Impact Of Mutation Rates On Paternity Testing

Low mutation rates are especially critical for paternity testing (see Chapter 23). This is because links are being made between the child and the alleged father based on the assumption that alleles remain the same when they are passed from one generation to the next. Parent-offspring allele transfer information tests for germ-line mutations. Additionally, genotypes from different kinds of tissues from the same individual are examined to demonstrate that no somatic mutations occur.

Mutations have practical consequences for paternity testing and mass disaster investigations (see Chapter 24) as well as population genetics where conclusions are being drawn from genetic data across one generation or many generations. In paternity testing situations, a high mutation rate for a STR marker could result in a false exclusion at that locus. With regards to population evolution studies, the mutation process must be subtracted from population demography and population history in order to accurately address the population

System

Maternal Meioses (%)

Paternal Meioses

(%)

Number from either

Total Number of Mutations

Mutation Rate

CSF1PO

70/179 353 (0.04)

727/504342 (0.14)

303

1 100/683 695

0.16%

FGA

134/238 378 (0.06)

1 481/473 924 (0.31)

495

2110/712 302

0.30%

TH01

23/189478 (0.01)

29/346 518 (0.008)

23

75/535 996

0.01%

TPOX

16/299186 (0.005)

43/328 067 (0.01)

24

83/627253

0.01%

VWA

133/400 560 (0.03)

907/646 851 (0.14)

628

1 668/1 047411

0.16%

D3S1358

37/244484 (0.02)

429/336 208 (0.13)

266

732/580692

0.13%

D5S818

84/316102 (0.03)

537/468 366 (0.11)

303

924/784468

0.12%

D7S820

43/334 886 (0.01)

550/461 457 (0.12)

218

811/796 343

0.10%

D8S1179

54/237235 (0.02)

396/264350 (0.15)

225

675/501 585

0.13%

D13S317

142/348 395 (0.04)

608/435 530 (0.14)

402

1 152/783 925

0.15%

D16S539

77/300 742 (0.03)

350/317146 (0.11)

256

683/617888

0.11%

D18S51

83/130 206 (0.06)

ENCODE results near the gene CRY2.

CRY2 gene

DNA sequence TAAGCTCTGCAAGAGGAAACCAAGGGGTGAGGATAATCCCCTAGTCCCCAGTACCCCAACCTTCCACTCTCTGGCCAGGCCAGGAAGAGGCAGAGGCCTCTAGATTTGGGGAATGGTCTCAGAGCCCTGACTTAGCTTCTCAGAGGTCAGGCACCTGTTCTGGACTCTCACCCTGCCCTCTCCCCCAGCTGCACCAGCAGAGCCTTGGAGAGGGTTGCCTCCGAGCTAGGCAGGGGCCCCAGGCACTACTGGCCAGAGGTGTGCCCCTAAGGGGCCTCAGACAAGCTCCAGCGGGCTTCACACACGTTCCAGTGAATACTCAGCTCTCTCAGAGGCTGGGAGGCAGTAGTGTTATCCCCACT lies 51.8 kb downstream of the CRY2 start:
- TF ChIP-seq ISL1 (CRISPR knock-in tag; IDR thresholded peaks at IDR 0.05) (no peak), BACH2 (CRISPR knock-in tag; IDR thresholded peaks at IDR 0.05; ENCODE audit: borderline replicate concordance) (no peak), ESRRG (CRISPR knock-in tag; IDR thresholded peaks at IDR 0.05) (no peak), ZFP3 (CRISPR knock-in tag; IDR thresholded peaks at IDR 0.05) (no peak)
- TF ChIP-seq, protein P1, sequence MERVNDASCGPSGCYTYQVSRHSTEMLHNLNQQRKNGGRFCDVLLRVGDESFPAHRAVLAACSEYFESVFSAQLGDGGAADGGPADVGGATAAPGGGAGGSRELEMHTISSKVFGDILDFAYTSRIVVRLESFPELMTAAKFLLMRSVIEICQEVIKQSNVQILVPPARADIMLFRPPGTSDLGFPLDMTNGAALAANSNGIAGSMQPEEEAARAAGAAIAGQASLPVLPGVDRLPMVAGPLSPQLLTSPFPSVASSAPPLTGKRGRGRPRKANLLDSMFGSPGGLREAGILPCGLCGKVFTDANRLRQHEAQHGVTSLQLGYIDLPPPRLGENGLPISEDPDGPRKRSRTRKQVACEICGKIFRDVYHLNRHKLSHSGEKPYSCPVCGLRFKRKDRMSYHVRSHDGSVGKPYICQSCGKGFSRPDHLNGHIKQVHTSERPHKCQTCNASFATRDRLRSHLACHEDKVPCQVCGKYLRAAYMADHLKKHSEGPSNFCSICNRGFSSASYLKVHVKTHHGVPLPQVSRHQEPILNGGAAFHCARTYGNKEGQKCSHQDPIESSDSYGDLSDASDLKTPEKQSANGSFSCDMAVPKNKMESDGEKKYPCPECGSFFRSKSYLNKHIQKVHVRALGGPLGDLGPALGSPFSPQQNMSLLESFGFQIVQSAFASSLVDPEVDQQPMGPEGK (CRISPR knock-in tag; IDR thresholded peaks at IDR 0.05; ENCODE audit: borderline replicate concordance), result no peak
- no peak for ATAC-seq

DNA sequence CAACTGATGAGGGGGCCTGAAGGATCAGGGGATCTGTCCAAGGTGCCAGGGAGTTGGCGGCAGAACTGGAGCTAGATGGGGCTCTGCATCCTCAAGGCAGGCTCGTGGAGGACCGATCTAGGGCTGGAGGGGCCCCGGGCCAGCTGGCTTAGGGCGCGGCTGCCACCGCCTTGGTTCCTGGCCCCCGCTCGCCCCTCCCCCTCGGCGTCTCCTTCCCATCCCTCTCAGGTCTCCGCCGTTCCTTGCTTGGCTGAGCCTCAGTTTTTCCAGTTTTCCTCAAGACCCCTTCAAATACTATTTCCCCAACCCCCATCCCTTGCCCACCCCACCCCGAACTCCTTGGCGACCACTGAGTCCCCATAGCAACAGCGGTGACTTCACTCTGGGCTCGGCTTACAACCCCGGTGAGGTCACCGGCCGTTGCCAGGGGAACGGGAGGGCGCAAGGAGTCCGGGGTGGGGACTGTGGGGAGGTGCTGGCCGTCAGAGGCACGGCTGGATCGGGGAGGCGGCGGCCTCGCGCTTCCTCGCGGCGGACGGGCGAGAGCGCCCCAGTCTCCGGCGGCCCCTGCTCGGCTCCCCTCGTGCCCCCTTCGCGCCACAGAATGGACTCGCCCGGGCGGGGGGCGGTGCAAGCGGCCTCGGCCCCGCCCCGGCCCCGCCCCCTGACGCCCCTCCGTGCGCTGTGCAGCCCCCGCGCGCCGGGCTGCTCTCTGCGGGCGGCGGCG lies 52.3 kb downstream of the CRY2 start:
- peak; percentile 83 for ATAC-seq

623/278 098 (0.22)

330

1 036/408 304

0.25%

D21S11

284/258 795 (0.11)

454/306198 (0.15)

423

1 161/564993

0.21%

Penta D

12/18 701 (0.06)

10/15 088 (0.07)

21

43/33 789

0.13%

Penta E

22/39121 (0.06)

58/44152 (0.13)

55

135/83 273

0.16%

D2S1338

2/25 271 (0.008)

61/81 960 (0.07)

31

94/107231

0.09%

D19S433

22/28 027 (0.08)

16/38 983 (0.04)

37

75/67010

0.11%

F13A01

1/10474 (0.01)

37/65 347 (0.06)

3

41/75 821

0.05%

FES/FPS

3/18 918 (0.02)

79/149 028 (0.05)

None reported

82/167 946

0.05%

F13B

2/13 157 (0.02)

8/27183 (0.03)

1

11/40 340

0.03%

LPL

0/8 821 (< 0.01)

9/16 943 (0.05)

4

13/25 764

(ACTBP2)

0/330 (< 0.30)

330/51 610 (0.64)

None reported

330/51 940

0.64%

genetic questions being asked. Any time a family reference sample is used to try and match recovered remains during a mass disaster or missing persons investigation, mutations become an important issue because an exact match cannot be made when a mutation is present.

High mutation rates help keep STR markers polymorphic and therefore useful in human identity testing. It is important to keep in mind that while mutations can potentially impact kinship reference samples they will not affect direct matches between personal effects and victims or perpetrators and crime scene evidence since any mutation that occurs will be consistent over an individual's lifetime.

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CHAPTER 7

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